In our member spotlight, Kim Pipkin takes time out of her busy day to chat with SMPS. Kim is founder/principal of Black Kite Consulting and president-elect of SMPS San Francisco, and sits on the SMPS Diversity, Equity, and Inclusion Task Force. In this spotlight, Kim shares the rewards of her career and the benefits of being an SMPS member.
How did you decide to have a career in the A/E/C industries? I wanted to be an architect and attended UC Berkeley’s College of Environmental Design Graduate program. However, I decided instead to focus on marketing and business development. This was due to having worked closely with a design firm principal (prior to grad school) who mentored me in marketing and client relations. I realized I preferred business, money, strategy, negotiations, competition, and working with people. Sitting at the drafting table wasn’t for me.
How would you describe your role/job? I’ve been in every position possible, from a marketing assistant to the director.
What’s your favorite part of the job? Strategic business and pursuit planning are my ministry. I especially love client retention and development because it involves engagement with people from all walks of life. I was born for selling in all its facets.
What have been the challenges and rewards of your career? When I started my career, I was one of two Black women (my boss Gwen Powell Todd and me) doing marketing and business development. I had to overachieve and work harder to be taken seriously … despite my successes. I had two advanced degrees, and was most often one of the smartest people in the room. However, I was compensated the least and considered overhead even though my contributions were a priority. Frequently, I felt voiceless and expendable.
Another challenge is working for firms that don’t value marketing and treat it as a support function. It’s difficult to do your best when marketing isn’t funded properly or needed resources are overlooked.
Despite the challenges, the rewards of my career are many. I’ve been able to make a good living, hone specific skills, develop new interests, and establish an amazing network of like-minded colleagues and many personal friends. Perhaps the most rewarding aspect of my career has been the ability to mentor, coach, and advocate for those entering the profession.
What has been your most meaningful project? It’s true that I feel a degree of pride seeing certain projects I’ve pursued be designed and ultimately, built. That said, identifying new opportunities and clients are what matter most to me because it involves strategy, partnerships, collaboration, focus, and bit of magical thinking. Meaningfulness for me is human-centered. Additionally, I’ve worked for several small, local, women and minority-owned firms. Stewarding these organizations and positioning them to win new work and compete with larger firms is priceless.
Why is membership in SMPS important to you and how has it helped you to advance your firm and your career? I began my career years ago as a marketing assistant at a blue chip architecture firm in San Francisco. I learned about SMPS through a new career opportunity to become a marketing coordinator. My boss Gwen was president of SMPS San Francisco, so I helped with a range of SMPS activities, including setting up events, making follow-up calls, and preparing and sending out documents.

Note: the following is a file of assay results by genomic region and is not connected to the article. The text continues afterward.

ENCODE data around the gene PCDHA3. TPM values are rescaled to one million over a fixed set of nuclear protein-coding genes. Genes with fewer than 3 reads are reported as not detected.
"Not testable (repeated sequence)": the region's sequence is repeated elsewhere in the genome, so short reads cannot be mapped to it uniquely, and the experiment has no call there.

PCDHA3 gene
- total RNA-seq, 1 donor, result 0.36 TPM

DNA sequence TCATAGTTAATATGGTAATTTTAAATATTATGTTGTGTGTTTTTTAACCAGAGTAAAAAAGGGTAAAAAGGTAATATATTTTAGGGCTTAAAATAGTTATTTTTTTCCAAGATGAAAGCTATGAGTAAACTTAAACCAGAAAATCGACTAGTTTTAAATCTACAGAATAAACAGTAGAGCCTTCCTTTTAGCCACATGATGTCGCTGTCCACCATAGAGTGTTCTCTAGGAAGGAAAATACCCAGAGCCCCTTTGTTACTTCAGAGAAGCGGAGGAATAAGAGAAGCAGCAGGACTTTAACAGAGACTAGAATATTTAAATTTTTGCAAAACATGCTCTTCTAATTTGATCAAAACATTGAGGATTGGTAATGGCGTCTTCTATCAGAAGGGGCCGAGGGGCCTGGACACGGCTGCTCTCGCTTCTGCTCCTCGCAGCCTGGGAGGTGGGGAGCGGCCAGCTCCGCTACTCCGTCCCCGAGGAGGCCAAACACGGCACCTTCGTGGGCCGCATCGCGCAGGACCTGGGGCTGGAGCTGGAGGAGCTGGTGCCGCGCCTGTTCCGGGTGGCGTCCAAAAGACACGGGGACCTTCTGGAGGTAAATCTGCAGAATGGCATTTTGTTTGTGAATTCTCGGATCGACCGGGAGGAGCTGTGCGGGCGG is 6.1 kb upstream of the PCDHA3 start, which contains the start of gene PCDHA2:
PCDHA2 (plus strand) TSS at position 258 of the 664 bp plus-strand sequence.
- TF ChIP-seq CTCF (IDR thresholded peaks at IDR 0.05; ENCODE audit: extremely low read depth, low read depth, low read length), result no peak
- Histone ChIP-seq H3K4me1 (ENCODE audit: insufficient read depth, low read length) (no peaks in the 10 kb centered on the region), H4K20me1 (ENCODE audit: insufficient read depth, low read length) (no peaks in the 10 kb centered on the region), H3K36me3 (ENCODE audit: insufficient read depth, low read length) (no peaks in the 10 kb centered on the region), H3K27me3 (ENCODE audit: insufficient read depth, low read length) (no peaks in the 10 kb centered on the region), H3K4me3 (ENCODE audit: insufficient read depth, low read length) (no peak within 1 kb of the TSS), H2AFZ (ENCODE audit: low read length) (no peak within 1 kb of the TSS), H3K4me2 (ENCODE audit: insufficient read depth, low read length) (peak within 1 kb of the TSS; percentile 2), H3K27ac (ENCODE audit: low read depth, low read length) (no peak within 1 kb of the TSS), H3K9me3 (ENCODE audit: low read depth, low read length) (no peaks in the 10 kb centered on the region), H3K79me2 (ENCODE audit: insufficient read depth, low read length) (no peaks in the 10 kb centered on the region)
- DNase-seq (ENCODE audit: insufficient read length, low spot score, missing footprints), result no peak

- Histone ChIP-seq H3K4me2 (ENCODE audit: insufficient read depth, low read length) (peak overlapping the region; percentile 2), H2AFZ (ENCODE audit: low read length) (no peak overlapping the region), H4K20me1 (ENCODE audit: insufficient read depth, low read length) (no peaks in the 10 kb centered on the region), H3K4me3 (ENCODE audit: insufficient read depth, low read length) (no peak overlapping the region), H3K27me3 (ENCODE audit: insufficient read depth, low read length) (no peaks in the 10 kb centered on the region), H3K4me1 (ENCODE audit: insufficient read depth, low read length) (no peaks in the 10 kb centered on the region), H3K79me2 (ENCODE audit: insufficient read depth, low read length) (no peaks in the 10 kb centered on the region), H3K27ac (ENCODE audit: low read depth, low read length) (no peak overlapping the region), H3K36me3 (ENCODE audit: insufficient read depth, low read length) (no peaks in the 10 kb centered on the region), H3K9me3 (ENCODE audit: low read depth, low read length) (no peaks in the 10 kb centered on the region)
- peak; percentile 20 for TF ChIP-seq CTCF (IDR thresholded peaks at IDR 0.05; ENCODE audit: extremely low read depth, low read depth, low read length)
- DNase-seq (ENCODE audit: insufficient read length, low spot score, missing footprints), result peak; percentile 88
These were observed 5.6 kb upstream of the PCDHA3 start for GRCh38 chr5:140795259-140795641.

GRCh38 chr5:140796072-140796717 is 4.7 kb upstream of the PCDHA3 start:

I’m here today, 25 years later, crediting SMPS with my career journey. I’m putting a bow on things by becoming president-elect of SMPS San Francisco in September 2021.
What has contributed to your success? Contributions to my success include having a great education, personal drive, and the opportunity to work at a variety of firms across all disciplines. It’s always been about learning for me. I’m grateful for having a few key mentors (and some adversaries) who ignited my career and helped shape my character.
What advice would you give someone about to enter marketing or business development? Be bold. Take risks. Do everything. Raise your hand. Focus. Gain clarity. Roll up your sleeves. Speak out. Push yourself. Know your worth. Ask for help. Bring someone along. Discover your passion. Take on leadership roles. Seek out mentors and coaches. Be of service to others.
What’s the best advice you’ve received regarding your career or working in A/E/C? The advice I’ve received hasn’t been verbal but through the action of others. My top four are: Don’t worry about making mistakes, because the value of what you learn is immeasurable. Chase purpose, not money by being exemplary in everything you do. Stand your ground on the things you know are right. You belong in the room where important conversations happen.
What’s the best career advice you’ve given? Believe in yourself and surround yourself with the best and brightest people possible. Establish lofty goals and make them happen.
What’s on your bucket list? Redeem the airline ticket to Canada that I couldn’t use due to COVID-19 (Quebec City). Travel to Japan. Become a real estate investor and philanthropist. Own a nice property with a beautiful home designed by me with an amazing garden. Get a Ph.D or Ed.D and become a multi-millionaire by the age of 70.
Guilty pleasure: What can you not live without?
- Amazing bed linens. I love high-quality sheets. I don’t, however, like a bunch of decorative pillows, shams, and frilly bed skirts.
- Bath/shower with high water pressure.
- Beautiful, well-made clothes and shoes.
- Giant sticky notes for scribing and colored markers
- My fancy journal, books, podcasts, audiobooks, and music.
- The ability to cook fresh food and share it with others.
- My labradoodle and daughter.